Josh’s series-in-progress on the future of law and economics (Part I, Part II, Part III…and more to come) is simply fantastic. It’s also a bit depressing for those of us who are economically inclined but lack the skill set required to do sophisticated modeling and/or rigorous empirical work. Josh’s latest post (Part III) suggests there might be a role for us posers as “translators.” I’d be completely happy with that role. Indeed, I’ve always viewed my own economically-influenced scholarship as “economic analysis of law,” not “law and economics” per se, for it consists of analyzing legal rules in light of the models and empirical findings of other, real-live economists. But I’m still a bit depressed because, as Josh says in Part III, even translators need formal training, and I don’t have much of that.
There is, though, one scholarship trend – unacknowledged by Josh – that gives me hope. That trend is behavioral law and economics (BL&E). As Christine Jolls explained in this paper, BL&E “attempts to improve the predictive power of law and economics by building in more realistic accounts of actors’ behavior.” In particular, BL&E jettisons the traditional rational choice model of human behavior – the assumption that humans are rational self-interest maximizers – and replaces it with a model that purports to take account of individuals’ cognitive quirks.
While challenges to the rational choice model are old news (everyone recalls the art major in Econ 101 who kept insisting, “But people don’t really act that way!”), BL&E has gotten traction lately because of studies suggesting not just that people act irrationally but that they do so in systematic ways. If, in fact, departures from rationality are systematic, then they are predictable. And if they are predictable, then they can inform legal analysis, helping us structure rules to optimize outcomes in light of individuals’ various quirks.
Without doubt, BL&E represents an important trend in legal scholarship. (Stephen Choi and Adam Pritchard go so far as to refer to it as “the growth stock of legal academia”!) Perhaps that’s because it generates policy recommendations that are more attractive to most law professors than those generated by traditional L&E. Because most voluntary transactions leave both parties better off and are thus wealth-enhancing, traditional L&E has typically advocated laissez faire policies that permit free contracting and private ordering. This has riled lots of “liberal” (not in the classical sense) law professors, who haven’t been so fond of L&E’s generally libertarian policy prescriptions. BL&E, on the other hand, is much less confident that free contracting and private ordering lead to optimal outcomes. Accordingly, it tends to generate more interventionist policy recommendations – the sorts of policies to which most law professors are attracted.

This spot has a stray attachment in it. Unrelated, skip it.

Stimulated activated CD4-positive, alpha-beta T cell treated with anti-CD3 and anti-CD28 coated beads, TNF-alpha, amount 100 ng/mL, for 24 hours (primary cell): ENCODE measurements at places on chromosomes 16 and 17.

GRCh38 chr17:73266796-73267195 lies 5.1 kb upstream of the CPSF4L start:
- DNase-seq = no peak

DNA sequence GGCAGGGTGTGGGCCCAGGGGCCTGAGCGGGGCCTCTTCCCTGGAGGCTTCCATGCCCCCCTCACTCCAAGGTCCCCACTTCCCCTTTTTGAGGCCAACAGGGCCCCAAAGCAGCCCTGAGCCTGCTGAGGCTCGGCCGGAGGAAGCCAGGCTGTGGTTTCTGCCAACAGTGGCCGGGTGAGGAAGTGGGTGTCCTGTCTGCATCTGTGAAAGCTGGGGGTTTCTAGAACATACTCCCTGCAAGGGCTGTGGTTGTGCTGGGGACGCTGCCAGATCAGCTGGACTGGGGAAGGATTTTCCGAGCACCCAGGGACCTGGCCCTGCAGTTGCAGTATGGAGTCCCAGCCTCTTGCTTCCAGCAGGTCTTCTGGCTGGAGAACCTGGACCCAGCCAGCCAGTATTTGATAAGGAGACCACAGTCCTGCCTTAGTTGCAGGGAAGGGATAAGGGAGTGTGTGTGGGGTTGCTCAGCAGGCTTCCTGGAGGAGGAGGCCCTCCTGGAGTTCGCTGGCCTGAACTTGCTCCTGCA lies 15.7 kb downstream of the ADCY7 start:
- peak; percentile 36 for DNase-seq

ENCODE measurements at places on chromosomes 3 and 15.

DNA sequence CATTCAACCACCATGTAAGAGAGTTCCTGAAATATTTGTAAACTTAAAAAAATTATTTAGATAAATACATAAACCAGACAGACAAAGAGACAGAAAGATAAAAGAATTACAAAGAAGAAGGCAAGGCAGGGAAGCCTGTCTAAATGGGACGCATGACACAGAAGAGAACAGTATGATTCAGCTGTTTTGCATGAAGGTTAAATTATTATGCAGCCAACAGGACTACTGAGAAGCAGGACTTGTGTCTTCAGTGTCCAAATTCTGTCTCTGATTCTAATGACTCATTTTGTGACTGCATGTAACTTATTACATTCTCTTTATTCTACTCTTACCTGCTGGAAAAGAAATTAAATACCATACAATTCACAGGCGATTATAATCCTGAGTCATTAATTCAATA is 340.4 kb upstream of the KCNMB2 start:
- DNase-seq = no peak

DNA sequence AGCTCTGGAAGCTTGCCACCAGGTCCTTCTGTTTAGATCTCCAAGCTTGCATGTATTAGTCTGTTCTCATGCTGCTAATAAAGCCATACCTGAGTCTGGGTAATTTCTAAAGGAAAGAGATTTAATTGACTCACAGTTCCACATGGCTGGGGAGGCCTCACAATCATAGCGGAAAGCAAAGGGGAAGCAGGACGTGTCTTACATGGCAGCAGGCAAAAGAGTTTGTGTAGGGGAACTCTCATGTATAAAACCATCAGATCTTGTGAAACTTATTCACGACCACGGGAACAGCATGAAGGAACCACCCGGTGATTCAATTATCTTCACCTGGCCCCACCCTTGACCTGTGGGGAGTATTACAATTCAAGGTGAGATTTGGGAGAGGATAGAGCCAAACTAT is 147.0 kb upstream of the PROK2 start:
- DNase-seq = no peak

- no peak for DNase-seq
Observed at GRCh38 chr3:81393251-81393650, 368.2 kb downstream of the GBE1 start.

For evidence of the influence of behavioral economics and BL&E, take a glance at Amazon.com’s current list of best-sellers in the business and investing category. Number 11 is MIT economist Dan Ariely’s Predictably Irrational: The Hidden Forces that Shape Our Decisions. That book explains for a popular audience some of the cognitive quirks behavioral economists have purportedly discovered. Number 13 is Cass Sunstein and Richard Thaler’s Nudge: Improving Decisions About Health, Wealth, and Happiness. That book prescribes some “libertarian paternalist” public policies that might improve society, given that individuals are beset by the sorts of cognitive quirks discussed in Ariely’s book.
So why am I optimistic that there’s a role for those of us with some basic economic sense and analytical skill but without extensive training? Because a good bit of the normative BL&E work is open to significant, but relatively non-technical, criticism. (I’m not talking about Sunstein and Thaler, whose book I haven’t yet read and whose work is generally quite insightful.) As I explained in this short response article, behavioral theorists are particularly susceptible to at least two mistakes: they may discount the rational account too quickly, and they may hastily advocate an interventionist policy response without accounting for the likelihood of government failure. Those of us with a solid understanding of microeconomic theory and public choice may be able to offer important criticisms of their ideas — without a lot of math formulas and regressions. Of course, the better trained we are, the more rigorous our criticisms will probably be. But I’m holding out hope that we won’t be relegated to the dust bin.